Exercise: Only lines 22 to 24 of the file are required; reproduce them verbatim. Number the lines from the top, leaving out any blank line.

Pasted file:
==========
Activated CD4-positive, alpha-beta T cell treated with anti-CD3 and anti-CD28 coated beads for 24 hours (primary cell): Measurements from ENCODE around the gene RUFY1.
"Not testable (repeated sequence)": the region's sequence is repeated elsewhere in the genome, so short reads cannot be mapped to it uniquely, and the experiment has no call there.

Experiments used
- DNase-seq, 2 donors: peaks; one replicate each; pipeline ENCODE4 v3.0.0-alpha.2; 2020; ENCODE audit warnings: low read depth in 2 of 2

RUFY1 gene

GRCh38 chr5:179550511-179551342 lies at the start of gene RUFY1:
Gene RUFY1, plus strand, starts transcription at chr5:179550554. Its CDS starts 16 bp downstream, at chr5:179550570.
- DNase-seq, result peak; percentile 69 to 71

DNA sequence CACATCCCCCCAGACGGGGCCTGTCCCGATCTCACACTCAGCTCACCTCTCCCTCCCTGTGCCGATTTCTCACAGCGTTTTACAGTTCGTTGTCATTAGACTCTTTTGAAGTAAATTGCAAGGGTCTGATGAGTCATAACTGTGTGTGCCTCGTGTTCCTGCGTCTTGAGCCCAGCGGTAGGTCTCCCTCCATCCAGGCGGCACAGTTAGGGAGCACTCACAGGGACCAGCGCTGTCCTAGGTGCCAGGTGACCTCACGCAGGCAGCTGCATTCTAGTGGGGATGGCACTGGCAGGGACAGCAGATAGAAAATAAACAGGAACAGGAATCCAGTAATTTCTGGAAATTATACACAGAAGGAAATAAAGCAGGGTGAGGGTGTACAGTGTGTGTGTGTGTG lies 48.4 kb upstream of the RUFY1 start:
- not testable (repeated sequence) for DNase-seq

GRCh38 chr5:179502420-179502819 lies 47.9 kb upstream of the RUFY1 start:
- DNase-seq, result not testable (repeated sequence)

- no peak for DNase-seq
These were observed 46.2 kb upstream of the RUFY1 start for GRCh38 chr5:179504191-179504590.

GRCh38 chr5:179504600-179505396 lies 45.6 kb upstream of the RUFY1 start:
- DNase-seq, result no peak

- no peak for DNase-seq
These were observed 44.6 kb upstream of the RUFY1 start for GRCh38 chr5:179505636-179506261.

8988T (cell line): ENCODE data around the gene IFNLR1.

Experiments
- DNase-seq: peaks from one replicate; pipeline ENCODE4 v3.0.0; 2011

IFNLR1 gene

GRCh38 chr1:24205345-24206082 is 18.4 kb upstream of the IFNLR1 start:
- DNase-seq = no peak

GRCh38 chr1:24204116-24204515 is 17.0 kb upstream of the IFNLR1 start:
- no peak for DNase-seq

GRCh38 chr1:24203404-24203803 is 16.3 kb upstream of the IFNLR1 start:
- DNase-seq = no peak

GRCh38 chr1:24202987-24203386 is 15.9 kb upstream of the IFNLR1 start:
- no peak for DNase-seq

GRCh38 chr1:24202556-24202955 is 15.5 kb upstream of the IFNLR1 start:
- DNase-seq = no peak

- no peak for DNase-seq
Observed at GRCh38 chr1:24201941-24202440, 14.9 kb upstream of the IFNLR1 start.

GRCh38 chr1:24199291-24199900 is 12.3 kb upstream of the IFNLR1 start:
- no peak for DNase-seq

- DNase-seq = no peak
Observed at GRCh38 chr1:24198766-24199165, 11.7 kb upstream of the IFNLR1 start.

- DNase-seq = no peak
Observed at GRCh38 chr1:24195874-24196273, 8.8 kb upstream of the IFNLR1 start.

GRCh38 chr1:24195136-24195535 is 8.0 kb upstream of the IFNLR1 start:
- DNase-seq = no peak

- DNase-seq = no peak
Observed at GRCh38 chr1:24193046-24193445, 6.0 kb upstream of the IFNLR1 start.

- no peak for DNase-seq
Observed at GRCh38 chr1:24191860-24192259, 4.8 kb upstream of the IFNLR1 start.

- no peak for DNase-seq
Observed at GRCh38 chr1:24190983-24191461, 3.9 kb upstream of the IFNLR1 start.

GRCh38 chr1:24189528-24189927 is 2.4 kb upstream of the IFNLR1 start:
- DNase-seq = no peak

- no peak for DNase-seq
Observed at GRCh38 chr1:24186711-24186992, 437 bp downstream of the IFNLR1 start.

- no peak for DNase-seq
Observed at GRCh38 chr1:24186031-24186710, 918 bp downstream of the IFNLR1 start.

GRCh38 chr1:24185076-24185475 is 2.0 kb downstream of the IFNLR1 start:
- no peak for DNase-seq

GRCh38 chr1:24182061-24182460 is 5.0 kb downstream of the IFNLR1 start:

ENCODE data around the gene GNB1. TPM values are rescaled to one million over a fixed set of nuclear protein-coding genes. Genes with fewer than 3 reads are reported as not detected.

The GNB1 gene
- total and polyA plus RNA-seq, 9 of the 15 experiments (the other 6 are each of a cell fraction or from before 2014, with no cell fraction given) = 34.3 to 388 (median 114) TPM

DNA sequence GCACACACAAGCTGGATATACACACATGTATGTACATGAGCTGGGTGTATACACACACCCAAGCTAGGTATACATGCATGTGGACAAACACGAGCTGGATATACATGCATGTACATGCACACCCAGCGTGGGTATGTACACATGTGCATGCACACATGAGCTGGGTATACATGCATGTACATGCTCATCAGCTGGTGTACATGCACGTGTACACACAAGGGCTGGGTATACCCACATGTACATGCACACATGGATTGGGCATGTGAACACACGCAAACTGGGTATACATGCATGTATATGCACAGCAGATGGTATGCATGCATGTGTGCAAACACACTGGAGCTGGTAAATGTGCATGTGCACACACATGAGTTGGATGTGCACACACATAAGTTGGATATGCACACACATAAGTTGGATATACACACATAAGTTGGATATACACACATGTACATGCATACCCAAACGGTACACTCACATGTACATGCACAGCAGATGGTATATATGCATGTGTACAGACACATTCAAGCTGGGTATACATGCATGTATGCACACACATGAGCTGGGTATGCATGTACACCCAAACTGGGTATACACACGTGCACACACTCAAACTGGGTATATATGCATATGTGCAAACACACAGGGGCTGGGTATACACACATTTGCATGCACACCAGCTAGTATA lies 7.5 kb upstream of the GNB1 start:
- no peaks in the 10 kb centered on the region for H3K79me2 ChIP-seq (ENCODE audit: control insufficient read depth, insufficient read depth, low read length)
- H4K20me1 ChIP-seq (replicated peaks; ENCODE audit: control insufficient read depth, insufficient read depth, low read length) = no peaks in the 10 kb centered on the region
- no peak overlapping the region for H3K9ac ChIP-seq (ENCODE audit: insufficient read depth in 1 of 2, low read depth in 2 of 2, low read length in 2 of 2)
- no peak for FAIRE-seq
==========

IFNLR1 gene

GRCh38 chr1:24205345-24206082 is 18.4 kb upstream of the IFNLR1 start:
- DNase-seq = no peak